"The SABS project enabled us to upgrade our factory and purchase equipment we needed to make our product. It enabled automation which really helped move our business forward in a more efficient and hygienic way into the modern world," Jennifer said.

When Samoa went into lockdown in 2021, the company lost a lot of its inventory. Customers could not buy their products as the shops had shut down.

"We made a conscious decision to concentrate on our secondary business of farming. We farmed eggplant, taro, banana, and other vegetables," said Ms. Howman. "We told ourselves 'if we couldn’t sell it, we could definitely eat it.'"

"During COVID-19 we learned a lot about ourselves and what we were willing to sacrifice to stay in business. We want to thank the SABS project for allowing us to push forward into the modern world. We plan to fully automate, and we trust our children will stay with the business. We feel hopeful about the future."

Partnering for inclusive growth

Photo: Asian Development Bank
Samoa's Minister of Finance Mulipola Anarosa Ale Molioo(third from left) with the Minister of Women, Community and Social Development Leota Laki Lamositele(first from the right), Australia's High Commissioner to Samoa Emily Luck(second from the right) and the ADB project team at a SABS client site visit in Apia.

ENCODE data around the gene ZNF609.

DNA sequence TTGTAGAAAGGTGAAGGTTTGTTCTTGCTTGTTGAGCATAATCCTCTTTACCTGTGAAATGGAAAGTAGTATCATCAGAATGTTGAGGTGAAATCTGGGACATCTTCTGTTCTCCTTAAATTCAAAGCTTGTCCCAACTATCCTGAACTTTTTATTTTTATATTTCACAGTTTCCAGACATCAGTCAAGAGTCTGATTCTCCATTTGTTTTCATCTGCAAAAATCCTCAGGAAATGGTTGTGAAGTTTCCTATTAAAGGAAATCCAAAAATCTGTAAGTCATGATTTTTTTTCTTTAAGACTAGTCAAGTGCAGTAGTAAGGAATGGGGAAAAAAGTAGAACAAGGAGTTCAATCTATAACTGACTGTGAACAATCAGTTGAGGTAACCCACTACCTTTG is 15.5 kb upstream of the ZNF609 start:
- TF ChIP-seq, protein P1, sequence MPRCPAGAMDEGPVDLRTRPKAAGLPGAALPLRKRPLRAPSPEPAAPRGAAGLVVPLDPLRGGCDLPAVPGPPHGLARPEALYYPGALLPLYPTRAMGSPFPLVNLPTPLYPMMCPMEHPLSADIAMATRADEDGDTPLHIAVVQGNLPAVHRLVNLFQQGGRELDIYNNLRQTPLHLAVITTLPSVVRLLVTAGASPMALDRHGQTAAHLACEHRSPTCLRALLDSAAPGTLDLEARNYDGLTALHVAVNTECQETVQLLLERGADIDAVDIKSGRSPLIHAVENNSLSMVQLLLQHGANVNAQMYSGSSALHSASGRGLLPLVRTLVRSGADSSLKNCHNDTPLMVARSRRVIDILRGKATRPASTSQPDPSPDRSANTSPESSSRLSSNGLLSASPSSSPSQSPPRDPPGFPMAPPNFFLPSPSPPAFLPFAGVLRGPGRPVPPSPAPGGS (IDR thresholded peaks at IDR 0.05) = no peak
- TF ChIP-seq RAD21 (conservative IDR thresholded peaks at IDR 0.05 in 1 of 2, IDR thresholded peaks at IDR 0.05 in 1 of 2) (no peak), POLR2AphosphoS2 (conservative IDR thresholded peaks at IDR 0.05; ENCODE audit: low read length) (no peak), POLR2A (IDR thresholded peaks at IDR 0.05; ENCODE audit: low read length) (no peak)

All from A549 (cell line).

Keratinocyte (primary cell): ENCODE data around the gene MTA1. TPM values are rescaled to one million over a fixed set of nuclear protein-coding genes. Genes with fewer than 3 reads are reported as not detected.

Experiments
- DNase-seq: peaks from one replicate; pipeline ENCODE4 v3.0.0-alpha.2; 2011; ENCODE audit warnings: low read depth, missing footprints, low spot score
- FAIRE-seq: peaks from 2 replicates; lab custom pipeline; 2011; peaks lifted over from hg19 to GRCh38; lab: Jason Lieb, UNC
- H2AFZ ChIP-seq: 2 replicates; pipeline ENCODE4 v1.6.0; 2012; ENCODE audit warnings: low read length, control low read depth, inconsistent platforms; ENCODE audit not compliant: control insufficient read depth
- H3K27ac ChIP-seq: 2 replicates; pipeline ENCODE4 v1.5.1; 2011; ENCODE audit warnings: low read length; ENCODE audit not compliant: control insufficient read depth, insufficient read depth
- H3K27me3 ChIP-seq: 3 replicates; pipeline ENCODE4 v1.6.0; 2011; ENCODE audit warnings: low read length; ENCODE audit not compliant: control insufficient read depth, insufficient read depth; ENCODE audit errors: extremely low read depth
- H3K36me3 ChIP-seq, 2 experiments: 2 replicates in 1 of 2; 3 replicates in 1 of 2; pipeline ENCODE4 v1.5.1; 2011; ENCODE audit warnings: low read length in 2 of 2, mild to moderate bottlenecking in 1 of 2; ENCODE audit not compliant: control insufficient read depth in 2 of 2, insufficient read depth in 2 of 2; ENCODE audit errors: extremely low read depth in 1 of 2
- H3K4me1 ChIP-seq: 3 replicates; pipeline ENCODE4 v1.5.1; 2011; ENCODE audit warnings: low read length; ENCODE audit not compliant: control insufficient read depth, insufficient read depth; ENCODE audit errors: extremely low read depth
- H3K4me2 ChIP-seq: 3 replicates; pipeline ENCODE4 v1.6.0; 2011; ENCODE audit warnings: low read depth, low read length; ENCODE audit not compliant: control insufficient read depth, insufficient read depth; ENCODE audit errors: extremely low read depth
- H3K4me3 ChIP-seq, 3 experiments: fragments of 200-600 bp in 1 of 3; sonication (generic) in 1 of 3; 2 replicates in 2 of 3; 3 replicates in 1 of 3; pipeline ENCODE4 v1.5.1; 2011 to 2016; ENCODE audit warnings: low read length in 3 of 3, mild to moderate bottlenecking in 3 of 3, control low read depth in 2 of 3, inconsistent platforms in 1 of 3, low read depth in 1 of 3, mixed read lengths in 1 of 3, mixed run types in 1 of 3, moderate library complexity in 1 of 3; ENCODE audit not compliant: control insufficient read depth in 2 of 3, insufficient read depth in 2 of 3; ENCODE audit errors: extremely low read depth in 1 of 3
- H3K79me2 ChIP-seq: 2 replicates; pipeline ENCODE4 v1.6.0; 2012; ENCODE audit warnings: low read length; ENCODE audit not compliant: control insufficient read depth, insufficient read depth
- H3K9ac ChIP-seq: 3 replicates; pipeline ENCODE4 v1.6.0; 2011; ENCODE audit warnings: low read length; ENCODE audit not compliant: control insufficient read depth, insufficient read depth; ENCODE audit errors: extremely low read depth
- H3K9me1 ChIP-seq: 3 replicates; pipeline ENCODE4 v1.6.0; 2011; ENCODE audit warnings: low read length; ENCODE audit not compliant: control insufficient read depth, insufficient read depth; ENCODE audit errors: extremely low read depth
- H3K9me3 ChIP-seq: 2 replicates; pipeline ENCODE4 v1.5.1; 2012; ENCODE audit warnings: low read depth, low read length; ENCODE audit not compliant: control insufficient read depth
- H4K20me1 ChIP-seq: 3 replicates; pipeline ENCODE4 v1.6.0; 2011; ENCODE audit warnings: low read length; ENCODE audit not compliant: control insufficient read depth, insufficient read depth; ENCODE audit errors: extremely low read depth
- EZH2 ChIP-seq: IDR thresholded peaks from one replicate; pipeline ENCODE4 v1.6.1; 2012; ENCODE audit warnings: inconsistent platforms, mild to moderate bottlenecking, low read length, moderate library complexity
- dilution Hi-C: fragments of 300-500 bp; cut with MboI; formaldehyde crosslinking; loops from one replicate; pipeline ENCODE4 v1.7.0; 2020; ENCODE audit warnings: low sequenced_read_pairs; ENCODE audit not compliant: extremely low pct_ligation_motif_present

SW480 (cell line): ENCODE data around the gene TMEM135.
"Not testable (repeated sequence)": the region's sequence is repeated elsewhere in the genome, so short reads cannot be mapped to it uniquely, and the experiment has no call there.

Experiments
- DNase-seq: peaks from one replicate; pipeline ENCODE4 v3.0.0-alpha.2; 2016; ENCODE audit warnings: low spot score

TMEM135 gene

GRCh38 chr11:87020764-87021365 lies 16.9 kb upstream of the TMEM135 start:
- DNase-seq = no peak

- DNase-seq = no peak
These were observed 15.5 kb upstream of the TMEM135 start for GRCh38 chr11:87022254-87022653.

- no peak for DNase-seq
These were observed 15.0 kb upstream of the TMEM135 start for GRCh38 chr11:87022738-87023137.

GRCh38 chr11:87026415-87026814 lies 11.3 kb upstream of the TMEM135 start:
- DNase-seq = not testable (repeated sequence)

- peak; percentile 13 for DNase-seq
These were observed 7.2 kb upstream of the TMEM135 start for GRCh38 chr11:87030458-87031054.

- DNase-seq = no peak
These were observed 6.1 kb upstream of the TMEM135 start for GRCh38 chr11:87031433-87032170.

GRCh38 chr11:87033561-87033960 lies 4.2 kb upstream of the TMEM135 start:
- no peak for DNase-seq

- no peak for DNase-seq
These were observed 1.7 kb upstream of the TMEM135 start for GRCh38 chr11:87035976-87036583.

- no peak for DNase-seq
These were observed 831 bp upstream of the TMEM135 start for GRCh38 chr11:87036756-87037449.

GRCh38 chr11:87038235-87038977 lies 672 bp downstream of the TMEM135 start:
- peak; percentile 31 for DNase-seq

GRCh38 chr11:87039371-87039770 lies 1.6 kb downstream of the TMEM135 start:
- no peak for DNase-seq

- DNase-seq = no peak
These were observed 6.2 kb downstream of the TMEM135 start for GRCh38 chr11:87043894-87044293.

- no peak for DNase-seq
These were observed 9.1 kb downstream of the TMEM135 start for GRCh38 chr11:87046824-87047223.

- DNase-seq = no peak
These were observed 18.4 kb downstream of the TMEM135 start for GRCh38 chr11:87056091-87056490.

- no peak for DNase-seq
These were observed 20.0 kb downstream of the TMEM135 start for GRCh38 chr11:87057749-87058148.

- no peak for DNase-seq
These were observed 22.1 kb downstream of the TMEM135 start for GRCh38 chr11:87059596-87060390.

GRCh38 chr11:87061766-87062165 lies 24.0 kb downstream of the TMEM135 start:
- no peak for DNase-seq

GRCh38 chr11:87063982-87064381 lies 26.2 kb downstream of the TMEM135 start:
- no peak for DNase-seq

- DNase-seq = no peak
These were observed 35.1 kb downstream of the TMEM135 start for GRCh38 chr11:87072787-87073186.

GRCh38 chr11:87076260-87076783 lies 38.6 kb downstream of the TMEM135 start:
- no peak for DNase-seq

"Strong partnerships were key to the success of the SABS project," said Aaron Batten, Regional Director of ADB’s Pacific Subregional Office. "The project has helped increase the agriculture sector’s contribution to Samoa’s economy and shown how women are contributing to agriculture."

Samoa Tradition Farmers and Growers company purchases agricultural products (taro, bananas, breadfruit, papayas, sweet potatoes) and freezes them for export to Australia and New Zealand. The 500,000 Samoan Tala loan they received through the SABS project was used to upgrade their processing facility.

"Our supply chains are critical and are the backbone of our operation," said owner Su'a Tanielu. "Women are the main suppliers for breadfruit and paw paw (papayas). They are particularly good with quality control and ensure the products we supply are of the best quality."

The pandemic interrupted the company's plans to expand their export market. Mr. Tanielu hopes soon to revive these plans.

"It's nice to see communities create incomes for their families. When we pick up the goods at the farm gate, we pay the farmers cash on the spot. The big smiles on the farmers' faces confirm the good relationships we have developed with local farming communities," said Mr. Tanielu.

Toleafoa Tom Ola'aiga, owner of Samoa Meat Supplies, is another SABS client. Through the project, his business received two loans of 175,000 and 200,000 Samoan Tala.

"Through SABS we were able to upgrade and modify our whole facility," said Mr. Ola'aiga. "During COVID-19 we upgraded our building to make it safe and purchased meat processing and storage equipment from Australia. The SABS project helped us expand our business far beyond our dreams."